Salvageable adds: Some things belong to our neighbors because they were bought with money. Other things, living things, are attached to our neighbors by loyalty and not only by money. Envying a relationship is as wrong as envying a possession, because such envy reveals that we neither love our neighbor nor trust God to give us all that is good for us.

If you are unmarried, you have the right to become married. But do not end another marriage to find for yourself a wife or a husband. Do not even think about what it would be like to be married to a person who already is married to someone else. You can be friends, if that person is willing to be your friend, but in your friendship continue to support that person’s marriage.

If you wish to hire a worker, advertise the job opening and choose your new worker from those who apply for the job. Do not target or recruit the workers of your competitors or hire someone for the purpose of robbing that person from the competition. Hire the best workers that apply for your job, and do not even think about how to steal away the people who are working for your competitors.

If you need work animals, such as oxen and donkeys, go ahead and obtain them honestly. Do not steal them from your neighbor or trick your neighbor into letting them work for you. Do not even think about how you can take away your neighbor’s ox or donkey. Instead, if your neighbor’s work animal is wandering, lead it home. If it is lost and you do not know who owns it, advertise that you have found a missing animal, and take good care of it until your neighbor arrives to claim it.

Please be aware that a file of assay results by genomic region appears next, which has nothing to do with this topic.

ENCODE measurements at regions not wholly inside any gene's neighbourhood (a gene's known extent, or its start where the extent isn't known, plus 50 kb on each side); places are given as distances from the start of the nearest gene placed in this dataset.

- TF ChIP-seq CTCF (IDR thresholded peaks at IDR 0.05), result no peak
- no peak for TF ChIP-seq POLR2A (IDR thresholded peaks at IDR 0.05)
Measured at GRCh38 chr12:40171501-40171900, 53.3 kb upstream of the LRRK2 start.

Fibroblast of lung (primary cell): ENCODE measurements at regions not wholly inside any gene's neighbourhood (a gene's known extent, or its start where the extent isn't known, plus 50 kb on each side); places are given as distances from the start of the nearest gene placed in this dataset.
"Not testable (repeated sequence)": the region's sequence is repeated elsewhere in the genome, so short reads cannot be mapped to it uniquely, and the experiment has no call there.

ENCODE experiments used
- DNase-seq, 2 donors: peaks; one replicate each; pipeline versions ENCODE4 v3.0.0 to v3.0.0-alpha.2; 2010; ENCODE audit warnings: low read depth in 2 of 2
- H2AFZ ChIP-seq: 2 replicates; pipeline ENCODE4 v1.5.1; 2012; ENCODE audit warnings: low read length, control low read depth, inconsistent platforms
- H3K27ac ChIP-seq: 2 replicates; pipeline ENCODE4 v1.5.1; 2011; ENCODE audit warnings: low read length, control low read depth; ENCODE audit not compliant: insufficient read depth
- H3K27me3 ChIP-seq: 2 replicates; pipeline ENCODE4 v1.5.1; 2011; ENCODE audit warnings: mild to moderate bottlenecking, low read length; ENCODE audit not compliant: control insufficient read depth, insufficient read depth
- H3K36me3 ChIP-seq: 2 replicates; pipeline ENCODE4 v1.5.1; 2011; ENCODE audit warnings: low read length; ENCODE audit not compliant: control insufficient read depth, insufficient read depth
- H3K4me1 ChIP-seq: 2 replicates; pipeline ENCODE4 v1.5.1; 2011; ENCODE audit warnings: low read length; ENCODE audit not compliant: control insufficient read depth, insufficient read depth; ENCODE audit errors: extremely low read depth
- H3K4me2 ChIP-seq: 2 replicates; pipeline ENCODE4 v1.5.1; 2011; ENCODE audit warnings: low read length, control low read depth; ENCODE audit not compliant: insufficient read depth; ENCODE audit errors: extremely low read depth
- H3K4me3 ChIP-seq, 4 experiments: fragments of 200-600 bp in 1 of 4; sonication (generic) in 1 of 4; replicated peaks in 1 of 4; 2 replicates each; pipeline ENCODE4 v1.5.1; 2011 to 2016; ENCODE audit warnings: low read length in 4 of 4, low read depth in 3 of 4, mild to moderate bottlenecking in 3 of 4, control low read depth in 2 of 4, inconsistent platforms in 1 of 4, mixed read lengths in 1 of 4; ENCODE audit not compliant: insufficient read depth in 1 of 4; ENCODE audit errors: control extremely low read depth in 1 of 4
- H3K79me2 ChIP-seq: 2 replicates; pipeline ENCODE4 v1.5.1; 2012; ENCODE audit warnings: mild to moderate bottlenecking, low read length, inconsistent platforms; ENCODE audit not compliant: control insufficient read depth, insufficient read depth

Of course this applies to pets as well as to work animals. You can be kind to your neighbor’s dog or cat or exotic pet. Do not try to win its loyalty away from your neighbor by your kindness or your treats. The old ploy, “This dog followed me home from school—can we keep it?” is dishonest. It is far better to tell that dog to “go home,” to stay with its owner and do its duty.

An additional relationship is not mentioned by God or by Luther, but I think it is covered also under “anything that belongs to your neighbor.” That relationship is friendship. We all need friends, but we should not try to steal friends away from other people, whether by lies and gossip or by promising better rewards for our friendship. Bitter competition for friendship peaks during junior high and senior high years, but the feelings that provoke that competition never disappear. Most of us simply become better at hiding our feelings, and the rest become better at manipulating people without their efforts being obvious.